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The web has been buzzing this weekend with discussion of Sir Richard Branson’s decision to devote $3bn to alternative energy, announced at the Clinton Global Initiative. Chris Hughes explained in Saturday’s FT how this “amounts to a massive ‘asset allocation’ switch out of transport and into green energy” and he went on to ask if this was wise. But the bloggers (see below) have been providing their own answers.

There has been a very sensible discussion on the Warwick University blog site about whether Branson’s move was philanthropy or business.

Other bloggers are clear that this is business, pure and simple. “The man is a genius, he can’t lose!” according to Wonko’s World. “The State of California has just launched a lawsuit against major car companies over climate change and the oil market is volatile, not to say finite. Biofuels are a renewable source of energy and can be grown by or for the company that produces it. Biofuel is cheaper than oil-based products and cleaner to make. A large percentage of the Virgin empire is transport-related and cheap fuel will improve the profitability of those businesses. On top of that, I expect that Virgin Fuels will retain the patent on new technologies they develop meaning that they can rake in the cash in from selling the technology to other people.”

Moonage Spacedream picks up the theme. “Branson is making a very prudent, well thought out, business decision. Instead of paying someone else for 700 million gallons of gasoline every year, he’s going to make his own fuel,” he says. “Plus, he’s going to get tax credits [….] for doing it (see Clear Skies Initiative), tax credits for building the plants, tax credits for using the fuel, and even more tax credits for buying the waste to make the fuel. This is an absolute no-brainer for a forward thinking business genius like Richard Branson. Plus, he’ll get every tree-hugger on the planet flying Virgin. Slam dunk business decision.”

And Andy Rowell, on Oil Change International, says Branson’s plan amounts to “clever green marketing”. He goes on: “Air transport was exempted from the Kyoto protocol on climate change, provided that airlines sought a way to reduce emissions through a trading scheme by 2007. With that deadline fast approaching and no agreement in sight, the prospect of taxes on aviation fuel or airline travel is becoming more realistic. This latest scheme by Branson could be a clever move to pre-empt that.”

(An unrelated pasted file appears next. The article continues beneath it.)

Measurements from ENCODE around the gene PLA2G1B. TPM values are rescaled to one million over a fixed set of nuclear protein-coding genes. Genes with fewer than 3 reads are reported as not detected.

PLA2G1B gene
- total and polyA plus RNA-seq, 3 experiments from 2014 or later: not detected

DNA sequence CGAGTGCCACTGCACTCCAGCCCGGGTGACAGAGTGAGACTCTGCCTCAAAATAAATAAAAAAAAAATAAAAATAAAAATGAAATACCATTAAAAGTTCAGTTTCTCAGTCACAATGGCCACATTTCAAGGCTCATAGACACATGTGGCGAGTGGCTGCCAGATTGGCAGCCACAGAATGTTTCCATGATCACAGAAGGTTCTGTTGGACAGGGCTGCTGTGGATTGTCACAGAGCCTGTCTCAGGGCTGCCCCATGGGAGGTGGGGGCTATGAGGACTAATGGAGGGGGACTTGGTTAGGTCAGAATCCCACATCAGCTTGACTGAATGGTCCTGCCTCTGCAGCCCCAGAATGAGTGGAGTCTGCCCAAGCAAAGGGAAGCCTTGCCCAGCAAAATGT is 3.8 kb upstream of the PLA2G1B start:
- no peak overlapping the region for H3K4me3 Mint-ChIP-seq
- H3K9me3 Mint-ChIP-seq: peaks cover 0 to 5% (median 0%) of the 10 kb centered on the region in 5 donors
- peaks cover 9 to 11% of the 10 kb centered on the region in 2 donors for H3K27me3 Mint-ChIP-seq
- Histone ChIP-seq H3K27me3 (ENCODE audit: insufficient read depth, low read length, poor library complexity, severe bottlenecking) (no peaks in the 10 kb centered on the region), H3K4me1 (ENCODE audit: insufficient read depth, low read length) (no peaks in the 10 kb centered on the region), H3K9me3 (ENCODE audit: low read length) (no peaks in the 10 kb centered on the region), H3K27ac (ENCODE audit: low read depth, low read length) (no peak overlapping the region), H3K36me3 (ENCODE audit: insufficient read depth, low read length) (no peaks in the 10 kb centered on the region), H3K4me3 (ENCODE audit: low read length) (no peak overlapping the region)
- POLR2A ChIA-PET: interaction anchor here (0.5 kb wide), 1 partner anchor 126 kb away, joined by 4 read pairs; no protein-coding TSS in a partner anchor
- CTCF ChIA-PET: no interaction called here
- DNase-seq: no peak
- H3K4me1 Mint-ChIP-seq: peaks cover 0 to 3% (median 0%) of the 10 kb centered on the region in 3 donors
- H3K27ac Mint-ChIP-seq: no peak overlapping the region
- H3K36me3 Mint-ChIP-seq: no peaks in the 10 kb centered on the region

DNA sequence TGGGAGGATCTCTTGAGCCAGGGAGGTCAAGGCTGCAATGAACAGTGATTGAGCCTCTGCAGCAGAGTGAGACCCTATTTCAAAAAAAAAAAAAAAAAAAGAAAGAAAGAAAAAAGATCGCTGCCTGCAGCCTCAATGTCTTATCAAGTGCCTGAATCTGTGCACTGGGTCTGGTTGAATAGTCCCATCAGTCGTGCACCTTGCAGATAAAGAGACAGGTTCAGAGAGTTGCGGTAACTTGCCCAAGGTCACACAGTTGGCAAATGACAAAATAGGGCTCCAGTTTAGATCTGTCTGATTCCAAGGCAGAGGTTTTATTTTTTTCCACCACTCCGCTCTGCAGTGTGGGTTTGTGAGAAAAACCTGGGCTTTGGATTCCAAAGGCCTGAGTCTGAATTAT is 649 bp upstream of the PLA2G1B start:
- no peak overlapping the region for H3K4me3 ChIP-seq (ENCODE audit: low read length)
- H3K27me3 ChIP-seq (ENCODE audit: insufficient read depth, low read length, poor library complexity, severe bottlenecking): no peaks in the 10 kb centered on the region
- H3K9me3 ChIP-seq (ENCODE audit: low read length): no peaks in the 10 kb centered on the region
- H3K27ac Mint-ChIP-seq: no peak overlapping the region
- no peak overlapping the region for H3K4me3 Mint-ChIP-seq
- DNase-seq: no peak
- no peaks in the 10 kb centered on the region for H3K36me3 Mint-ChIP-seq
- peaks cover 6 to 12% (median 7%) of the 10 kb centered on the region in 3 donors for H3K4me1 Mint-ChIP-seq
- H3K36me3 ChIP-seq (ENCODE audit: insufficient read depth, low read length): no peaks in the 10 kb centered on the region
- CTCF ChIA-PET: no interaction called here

Others are more critical. “Throwing $3 billion out there without goals, commitments, and initiatives doesn’t do anything except get publicity,” says Idioticblog.

Yet, says, Kyla’s Economics blog: “Some people may say that this is just for publicity and to gain more fame or power, but even if it is that, which I do not fully believe, he is still doing a huge favour to our environment. So I say thank you, and I also say stop being so lazy people and actually start doing something!”

Confessing Evangelical wonders whether Branson is not simply misguided. The blog cites an article in the New Scientist which says: “Far from solving our problems, say the dissenters, biofuels will trash rainforests, suck water reserves dry, kill off species and raise food prices. They will also accelerate the corporate takeover of agriculture, create famines and could leave fuel importers as dependent as ever on other countries. Worst of all, many biofuels will barely slow global warming at all if the technology behind them does not improve.”

We have fresh stories, of course, for tomorrow’s paper. Norma Cohen and Sarah Spikes have been checking out news in The Sunday Times of merger talks between the London Stock Exchange and Icap, the inter-dealer broker run by Michael Spencer. A story is running on FT.com now (the talks were brief and are now off) but we will have more analysis on Monday morning, online and in print. We also have a couple of good scoops of our own on derivatives, hedge funds, pensions, the business of the internet and plenty more, all of which will be on FT.com later.

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